Mamm nodded. "Only twice, for each of his parents' funerals. It's a shame, too, because your daed and Abner were close when they were young."

"But you said he wasn't baptized into the community, so he wasn't shunned, right? He could have come to visit, no?"

"Ya." Mamm stood up and smoothed the wrinkles from her black apron. "But Texas is a long way from here, and things between him and his folks weren't gut. They never did accept his choices." Mamm paused for a moment, then looked down at Miriam. "I remember that Abner met Janet not long after he arrived in Texas, and they were wed two years later. Then along came Shelby." Her mother shook her head. "After that, we heard less and less from your daed's cousin. But evidently his furniture was popular with the Englisch there, and he went on to own a big fancy store of his own. We got a letter every now and then, but ..." Mamm picked up the stack of folded towels on the bed, then placed them in the laundry basket. "I met Janet, Shelby's mother, when they came here for Sarah Mae's funeral, which is when I met Shelby. But she was only four years old, so I doubt she remembers much."

Miriam tried to think of what she remembered from when she was four years old. Not much.

"I liked Janet a lot, and we exchanged letters for a while after they were here. But I hadn't heard from her in years until last month." Mamm bit her lip and was quiet for a few moments. "Anyway, as you know, Shelby doesn't have any brothers or sisters, and the only life she has known has included electricity and all the modern conveniences the Englisch have. Things will be different for her here." She picked up the basket, then smiled at Miriam. "But God is sending her here for a reason. I think the maedel needs time for healing."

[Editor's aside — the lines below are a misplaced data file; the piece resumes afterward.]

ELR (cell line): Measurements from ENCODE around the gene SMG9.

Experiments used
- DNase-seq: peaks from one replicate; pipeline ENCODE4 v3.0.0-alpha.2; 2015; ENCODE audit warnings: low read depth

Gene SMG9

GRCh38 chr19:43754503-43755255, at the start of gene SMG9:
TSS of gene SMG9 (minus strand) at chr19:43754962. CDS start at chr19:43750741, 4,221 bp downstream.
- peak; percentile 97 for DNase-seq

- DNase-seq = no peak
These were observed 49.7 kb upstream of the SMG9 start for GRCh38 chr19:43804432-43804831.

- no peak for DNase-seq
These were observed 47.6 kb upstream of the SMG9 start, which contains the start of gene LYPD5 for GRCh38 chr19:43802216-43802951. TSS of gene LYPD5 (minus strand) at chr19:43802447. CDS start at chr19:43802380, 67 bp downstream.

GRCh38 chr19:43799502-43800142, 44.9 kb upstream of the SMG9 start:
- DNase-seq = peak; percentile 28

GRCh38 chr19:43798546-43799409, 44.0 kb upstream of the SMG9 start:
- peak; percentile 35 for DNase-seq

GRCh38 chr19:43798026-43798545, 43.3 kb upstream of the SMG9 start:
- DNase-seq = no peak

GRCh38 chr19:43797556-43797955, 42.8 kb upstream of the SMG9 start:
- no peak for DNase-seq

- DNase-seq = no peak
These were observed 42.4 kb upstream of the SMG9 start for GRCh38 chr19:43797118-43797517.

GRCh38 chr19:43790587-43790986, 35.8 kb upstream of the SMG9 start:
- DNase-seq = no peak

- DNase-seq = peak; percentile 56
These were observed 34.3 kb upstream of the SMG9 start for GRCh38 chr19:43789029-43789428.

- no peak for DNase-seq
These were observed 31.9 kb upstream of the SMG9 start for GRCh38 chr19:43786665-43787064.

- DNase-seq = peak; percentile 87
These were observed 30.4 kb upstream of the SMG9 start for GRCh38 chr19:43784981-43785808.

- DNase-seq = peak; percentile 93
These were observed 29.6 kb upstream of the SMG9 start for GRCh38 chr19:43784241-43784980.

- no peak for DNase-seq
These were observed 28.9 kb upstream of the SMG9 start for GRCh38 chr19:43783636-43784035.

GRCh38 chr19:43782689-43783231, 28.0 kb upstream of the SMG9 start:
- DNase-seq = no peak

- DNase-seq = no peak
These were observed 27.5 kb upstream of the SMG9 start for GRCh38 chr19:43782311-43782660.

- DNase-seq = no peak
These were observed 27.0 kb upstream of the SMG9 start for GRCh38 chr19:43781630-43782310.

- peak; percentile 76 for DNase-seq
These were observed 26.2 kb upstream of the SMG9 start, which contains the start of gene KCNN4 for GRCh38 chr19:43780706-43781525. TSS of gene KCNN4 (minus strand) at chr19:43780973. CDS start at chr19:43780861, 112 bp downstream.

"This is a gut place for that, I think." Miriam gave a final glance around her room. She'd dusted her oak rocking chair and chest of drawers and swept the hardwood floors after putting fresh linens on the bed. She'd even slipped a sprig of lavender in the top drawer of the chest, one of two drawers she had cleaned out for Shelby to use.

She was excited for her cousin to arrive, but her thoughts drifted to Pequea Creek where she knew her girlfriends were gathering. On Saturday afternoons during the summer, the older girls in her district met at the creek to watch the young men show off their skills by swinging on a thick rope from the highest ledge and dropping into the cool water below.

Saul Fisher would be there. He was always there. And just the thought of him made Miriam's heart flip in her chest.

"My chores are done, Mamm. Can I take the spring buggy to the creek for a while?"

Her mother was heading out the door but turned briefly. "I guess so. But I'd like for you to be home before Shelby arrives."